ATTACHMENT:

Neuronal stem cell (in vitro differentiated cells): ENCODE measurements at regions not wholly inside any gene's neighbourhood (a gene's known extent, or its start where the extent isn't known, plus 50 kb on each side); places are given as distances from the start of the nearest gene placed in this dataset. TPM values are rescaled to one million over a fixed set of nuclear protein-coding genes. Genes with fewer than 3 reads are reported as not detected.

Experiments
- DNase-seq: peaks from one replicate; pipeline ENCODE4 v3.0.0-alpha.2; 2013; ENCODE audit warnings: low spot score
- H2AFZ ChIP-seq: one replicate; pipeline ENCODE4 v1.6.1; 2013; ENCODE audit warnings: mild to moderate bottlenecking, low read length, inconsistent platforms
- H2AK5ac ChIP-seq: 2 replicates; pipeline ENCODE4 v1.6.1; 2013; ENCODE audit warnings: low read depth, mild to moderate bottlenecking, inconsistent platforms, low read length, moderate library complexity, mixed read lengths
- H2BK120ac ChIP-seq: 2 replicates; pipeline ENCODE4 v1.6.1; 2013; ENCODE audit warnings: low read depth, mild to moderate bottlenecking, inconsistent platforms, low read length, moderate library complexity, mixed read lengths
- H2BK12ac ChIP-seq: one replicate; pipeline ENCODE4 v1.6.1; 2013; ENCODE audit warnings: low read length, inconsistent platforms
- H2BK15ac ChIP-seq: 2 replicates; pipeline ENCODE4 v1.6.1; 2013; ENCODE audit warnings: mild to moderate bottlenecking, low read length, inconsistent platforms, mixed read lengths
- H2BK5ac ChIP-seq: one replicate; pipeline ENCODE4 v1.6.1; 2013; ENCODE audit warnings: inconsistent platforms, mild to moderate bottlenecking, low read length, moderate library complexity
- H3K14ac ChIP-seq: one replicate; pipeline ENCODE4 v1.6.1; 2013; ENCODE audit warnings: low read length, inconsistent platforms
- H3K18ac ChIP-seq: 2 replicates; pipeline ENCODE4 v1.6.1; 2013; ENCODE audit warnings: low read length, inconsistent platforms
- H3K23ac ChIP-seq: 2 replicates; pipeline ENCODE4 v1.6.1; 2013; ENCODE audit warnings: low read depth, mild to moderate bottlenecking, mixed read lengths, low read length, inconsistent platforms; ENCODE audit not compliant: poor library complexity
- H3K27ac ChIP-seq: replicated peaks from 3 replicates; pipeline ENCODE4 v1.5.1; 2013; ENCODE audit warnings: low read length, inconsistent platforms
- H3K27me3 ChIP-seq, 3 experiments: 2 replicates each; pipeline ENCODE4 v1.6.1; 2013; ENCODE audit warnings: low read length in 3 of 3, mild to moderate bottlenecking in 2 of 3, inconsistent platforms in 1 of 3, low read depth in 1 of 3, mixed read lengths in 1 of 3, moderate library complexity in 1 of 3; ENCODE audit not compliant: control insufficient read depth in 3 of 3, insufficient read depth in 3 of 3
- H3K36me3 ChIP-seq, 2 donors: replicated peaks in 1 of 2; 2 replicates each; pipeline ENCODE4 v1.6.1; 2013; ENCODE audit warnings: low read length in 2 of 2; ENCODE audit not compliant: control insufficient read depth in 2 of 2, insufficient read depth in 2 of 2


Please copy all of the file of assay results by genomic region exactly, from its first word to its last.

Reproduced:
Neuronal stem cell (in vitro differentiated cells): ENCODE measurements at regions not wholly inside any gene's neighbourhood (a gene's known extent, or its start where the extent isn't known, plus 50 kb on each side); places are given as distances from the start of the nearest gene placed in this dataset. TPM values are rescaled to one million over a fixed set of nuclear protein-coding genes. Genes with fewer than 3 reads are reported as not detected.

Experiments
- DNase-seq: peaks from one replicate; pipeline ENCODE4 v3.0.0-alpha.2; 2013; ENCODE audit warnings: low spot score
- H2AFZ ChIP-seq: one replicate; pipeline ENCODE4 v1.6.1; 2013; ENCODE audit warnings: mild to moderate bottlenecking, low read length, inconsistent platforms
- H2AK5ac ChIP-seq: 2 replicates; pipeline ENCODE4 v1.6.1; 2013; ENCODE audit warnings: low read depth, mild to moderate bottlenecking, inconsistent platforms, low read length, moderate library complexity, mixed read lengths
- H2BK120ac ChIP-seq: 2 replicates; pipeline ENCODE4 v1.6.1; 2013; ENCODE audit warnings: low read depth, mild to moderate bottlenecking, inconsistent platforms, low read length, moderate library complexity, mixed read lengths
- H2BK12ac ChIP-seq: one replicate; pipeline ENCODE4 v1.6.1; 2013; ENCODE audit warnings: low read length, inconsistent platforms
- H2BK15ac ChIP-seq: 2 replicates; pipeline ENCODE4 v1.6.1; 2013; ENCODE audit warnings: mild to moderate bottlenecking, low read length, inconsistent platforms, mixed read lengths
- H2BK5ac ChIP-seq: one replicate; pipeline ENCODE4 v1.6.1; 2013; ENCODE audit warnings: inconsistent platforms, mild to moderate bottlenecking, low read length, moderate library complexity
- H3K14ac ChIP-seq: one replicate; pipeline ENCODE4 v1.6.1; 2013; ENCODE audit warnings: low read length, inconsistent platforms
- H3K18ac ChIP-seq: 2 replicates; pipeline ENCODE4 v1.6.1; 2013; ENCODE audit warnings: low read length, inconsistent platforms
- H3K23ac ChIP-seq: 2 replicates; pipeline ENCODE4 v1.6.1; 2013; ENCODE audit warnings: low read depth, mild to moderate bottlenecking, mixed read lengths, low read length, inconsistent platforms; ENCODE audit not compliant: poor library complexity
- H3K27ac ChIP-seq: replicated peaks from 3 replicates; pipeline ENCODE4 v1.5.1; 2013; ENCODE audit warnings: low read length, inconsistent platforms
- H3K27me3 ChIP-seq, 3 experiments: 2 replicates each; pipeline ENCODE4 v1.6.1; 2013; ENCODE audit warnings: low read length in 3 of 3, mild to moderate bottlenecking in 2 of 3, inconsistent platforms in 1 of 3, low read depth in 1 of 3, mixed read lengths in 1 of 3, moderate library complexity in 1 of 3; ENCODE audit not compliant: control insufficient read depth in 3 of 3, insufficient read depth in 3 of 3
- H3K36me3 ChIP-seq, 2 donors: replicated peaks in 1 of 2; 2 replicates each; pipeline ENCODE4 v1.6.1; 2013; ENCODE audit warnings: low read length in 2 of 2; ENCODE audit not compliant: control insufficient read depth in 2 of 2, insufficient read depth in 2 of 2